Picture

Winnie-the-Pooh

There is disagreement among economic observers regarding whether the economy is more likely to experience troubling inflation or deflation in the next couple of years.

Some who expect increased inflation reference current fiscal and monetary policies that, alone, are inflationary. Examples include recent government stimulus packages, historically low discount and federal funds rates, issuance of massive amounts of government and municipal debt, and expansion of the currency base, among other factors. Essentially, the more currency being created from nothing other than one’s good faith results in higher prices for goods and services (and a correspondingly lower value to said currency), ceteris paribus, to paraphrase my former economics professor. 

As is the case with most theories I’ve been taught while sitting in an ivory tower, ceteris paribus is noteworthy concerning whether theories are useful practically.

According to many who expect deflation, the rationale references value of assets and social psychology.  Regarding the former, we’ve experienced the effects of decoupling the price of an asset and its underlying secured cash value.  There are many thought experiments.  Think of houses: if everybody had to pay cash for a house, home prices would likely be a fraction of what they are today.  If municipalities could not issue bonds at reasonable interest rates or assess taxes beyond a moderate amount, then their cost structure (compensation, pensions, contracts) and prices would be lower.  These are just two of many examples, albeit presented in a simplistic manner.

What we have experienced in the past two years regarding some banks, companies and municipalities is that the price they paid for their assets exceeded the current and ongoing value of those assets: residential and commercial mortgages, stocks, credit default swaps, and tax receipt streams, for instance. 

As such, by printing more money and issuing more debt, inflation can be expected.  But, if debt of all kinds must be written down, some by 50% or even 100% (bankruptcy), then deflation is most likely to occur (prices of many goods and services decrease*).

So, the question to ask yourselves, Dear Loyal Readers, is “do you believe the current stated value of debt instruments and future obligations (on-and-off the balance sheets of companies and banks; derivatives; social security and pension funds; mortgages; credit card balances; sovereign and municipal bonds) accurately reflect reality?” 

If your answer is yes, then expect inflation.  Otherwise, expect near-term deflation.

——————–
* In this scenario, falling prices are likely attributable to reduced spending and money supply contraction (e.g., reduced value of debt/liabilities more than offsets FED monetary expansion policies).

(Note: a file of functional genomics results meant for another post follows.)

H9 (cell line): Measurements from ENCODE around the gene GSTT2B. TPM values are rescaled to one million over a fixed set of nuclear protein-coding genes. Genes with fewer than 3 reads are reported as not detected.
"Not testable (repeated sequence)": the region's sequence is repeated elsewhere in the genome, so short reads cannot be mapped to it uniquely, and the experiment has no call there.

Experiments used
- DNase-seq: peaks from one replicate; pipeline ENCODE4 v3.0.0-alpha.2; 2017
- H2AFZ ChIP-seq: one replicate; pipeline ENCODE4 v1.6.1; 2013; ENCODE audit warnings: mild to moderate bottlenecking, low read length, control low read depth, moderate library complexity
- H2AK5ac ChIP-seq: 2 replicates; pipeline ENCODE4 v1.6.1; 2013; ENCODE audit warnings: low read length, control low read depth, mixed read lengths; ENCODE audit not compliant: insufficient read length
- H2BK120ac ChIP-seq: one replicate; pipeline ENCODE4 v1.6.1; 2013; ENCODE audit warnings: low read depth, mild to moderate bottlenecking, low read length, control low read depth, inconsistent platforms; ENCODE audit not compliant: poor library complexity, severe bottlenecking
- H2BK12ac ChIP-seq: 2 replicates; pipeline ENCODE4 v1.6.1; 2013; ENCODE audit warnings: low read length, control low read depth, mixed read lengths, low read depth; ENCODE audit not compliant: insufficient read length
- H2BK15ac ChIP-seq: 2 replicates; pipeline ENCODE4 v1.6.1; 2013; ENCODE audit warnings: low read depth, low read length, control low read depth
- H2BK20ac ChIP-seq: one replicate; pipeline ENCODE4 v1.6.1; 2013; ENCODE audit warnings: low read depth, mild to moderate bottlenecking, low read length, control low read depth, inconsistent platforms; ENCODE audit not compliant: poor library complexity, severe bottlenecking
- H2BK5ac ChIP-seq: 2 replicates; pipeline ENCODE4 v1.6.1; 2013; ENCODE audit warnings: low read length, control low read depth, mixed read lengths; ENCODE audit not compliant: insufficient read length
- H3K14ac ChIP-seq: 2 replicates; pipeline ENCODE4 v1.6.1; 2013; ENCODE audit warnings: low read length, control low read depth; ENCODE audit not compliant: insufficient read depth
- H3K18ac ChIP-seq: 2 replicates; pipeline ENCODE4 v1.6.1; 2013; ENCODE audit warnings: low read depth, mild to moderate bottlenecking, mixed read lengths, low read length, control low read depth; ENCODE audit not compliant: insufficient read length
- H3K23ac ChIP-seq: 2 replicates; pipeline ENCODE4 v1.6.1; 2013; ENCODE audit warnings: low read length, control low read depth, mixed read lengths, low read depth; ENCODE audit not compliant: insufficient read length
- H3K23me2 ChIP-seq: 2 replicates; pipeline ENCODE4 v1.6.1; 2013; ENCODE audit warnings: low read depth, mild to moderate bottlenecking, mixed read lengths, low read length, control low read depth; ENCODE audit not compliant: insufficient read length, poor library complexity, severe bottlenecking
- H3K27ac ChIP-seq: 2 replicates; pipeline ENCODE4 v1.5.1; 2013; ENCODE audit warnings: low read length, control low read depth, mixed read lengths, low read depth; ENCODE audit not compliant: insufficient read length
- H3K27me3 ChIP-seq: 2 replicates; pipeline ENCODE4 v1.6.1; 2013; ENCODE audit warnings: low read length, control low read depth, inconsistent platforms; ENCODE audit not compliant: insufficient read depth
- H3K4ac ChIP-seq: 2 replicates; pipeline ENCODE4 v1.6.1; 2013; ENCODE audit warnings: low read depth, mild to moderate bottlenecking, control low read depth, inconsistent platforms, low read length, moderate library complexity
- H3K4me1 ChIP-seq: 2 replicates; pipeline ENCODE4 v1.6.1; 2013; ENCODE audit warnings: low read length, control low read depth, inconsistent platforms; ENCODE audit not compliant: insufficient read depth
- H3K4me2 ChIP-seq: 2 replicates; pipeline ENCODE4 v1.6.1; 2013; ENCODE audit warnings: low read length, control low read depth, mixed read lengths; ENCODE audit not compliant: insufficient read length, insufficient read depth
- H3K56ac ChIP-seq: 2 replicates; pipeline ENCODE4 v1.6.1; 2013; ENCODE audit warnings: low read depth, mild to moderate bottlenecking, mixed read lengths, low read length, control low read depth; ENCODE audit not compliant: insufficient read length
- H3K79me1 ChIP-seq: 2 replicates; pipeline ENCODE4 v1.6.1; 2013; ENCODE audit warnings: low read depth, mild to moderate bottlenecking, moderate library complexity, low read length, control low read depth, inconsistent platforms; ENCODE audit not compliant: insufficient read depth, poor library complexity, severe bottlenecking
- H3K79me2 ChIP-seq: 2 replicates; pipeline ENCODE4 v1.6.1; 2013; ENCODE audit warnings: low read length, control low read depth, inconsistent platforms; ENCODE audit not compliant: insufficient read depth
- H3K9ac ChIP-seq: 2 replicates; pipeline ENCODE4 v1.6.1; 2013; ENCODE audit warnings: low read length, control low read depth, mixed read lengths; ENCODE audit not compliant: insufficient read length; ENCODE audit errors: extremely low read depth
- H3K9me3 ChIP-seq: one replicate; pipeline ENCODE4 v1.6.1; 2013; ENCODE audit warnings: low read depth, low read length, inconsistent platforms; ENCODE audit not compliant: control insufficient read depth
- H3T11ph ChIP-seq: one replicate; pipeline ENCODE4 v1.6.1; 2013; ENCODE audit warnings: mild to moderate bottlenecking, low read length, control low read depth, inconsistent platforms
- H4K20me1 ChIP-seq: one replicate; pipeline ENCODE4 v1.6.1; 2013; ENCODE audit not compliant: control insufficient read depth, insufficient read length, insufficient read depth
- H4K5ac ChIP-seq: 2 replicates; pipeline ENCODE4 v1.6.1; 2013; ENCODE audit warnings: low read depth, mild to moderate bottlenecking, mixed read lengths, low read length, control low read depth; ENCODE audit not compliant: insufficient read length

Reisman, Ph.D., George. “The Anatomy of Deflation.” Ludwig Von Mises Institute. Mises Daily, 18 Aug. 2003. Web. <https://mises.org/daily/1298>. Reference for an expanded explanation of deflation.


3 thoughts on “”

  1. Inverting Cause And Effect:3/27/2010″…while the marker has now priced in one of the most ebullient, V-shaped economic recoveries in the history of the world, the underlying economy has stagnated and even downshifted into a double dip along numerous metrics, even despite ongoing fiscal stimulus and monetary pumpatude. So what is going on? Simple – the Fed, and by implication the administration, believe that once confidence and the market reach a given level, Joe Consumer will forget that the mortgage bill has not been paid in 12 months, the credit card in 3, that all neighbors lost their jobs a year ago and still can’t find a new ones, and instead will merely look at the Dow (not the S&P – for some reason government/Fed workers still don’t realize that nobody follows the DJIA, but whatever) and the UMich consumer confidence, for a barometer of economic health. The fallacy of this proposition is of course beyond preposterous, but these and such are the thoughts of the Federal Reserve.What the Fed’s fatally flawed policy does create, are asset bubbles of historic proportions, which lead to ever-accelerating boom and bust periods, whose amplitude get bigger and bigger.”A short url link to article:https://alturl.com/ggre

  2. Jobless In Seattle

    Read this about finding a job – https://seattletimes.nwsource.com/html/dannywestneat/2011421840_danny24.htmlWho now wants to be a dog-kennel assistant? * A laid-off graphic designer * A freelance photographer. * Two out-of-work teachers sent résumés. * Someone in their mid-40s who had worked as a financial controller at an environmental services company. * Past customer-service reps from WaMu, AT&T, J.C. Penney and Sprint. * Retail clerks and cashiers. * Out-of-work waiters.They may say the recession’s over, on paper or on the nightly news. Palumbo’s electronic stack of résumés says otherwise.”It’s simply amazing to me, and I still can’t believe it,” he said, “that from age 14 up into their 60s this many people are dying to be a minimum-wage dog-kennel assistant.”

  3. Great comments and information. According to a May 13 press statement, Pimco seems to concur with our view of current disinflation/deflation and then inflation in the next couple of years. “Extensive money printing by central banks…will ultimately stoke inflation, wrote Mohamed El-Erian, CEO and co-CIO of Pacific Investment Management Co. (PIMCO) in a 3-5 year “Secular Outlook” summary.Source link: https://tiny.cc/Pimco_Inflation_May2010

Leave a Comment

Your email address will not be published. Required fields are marked *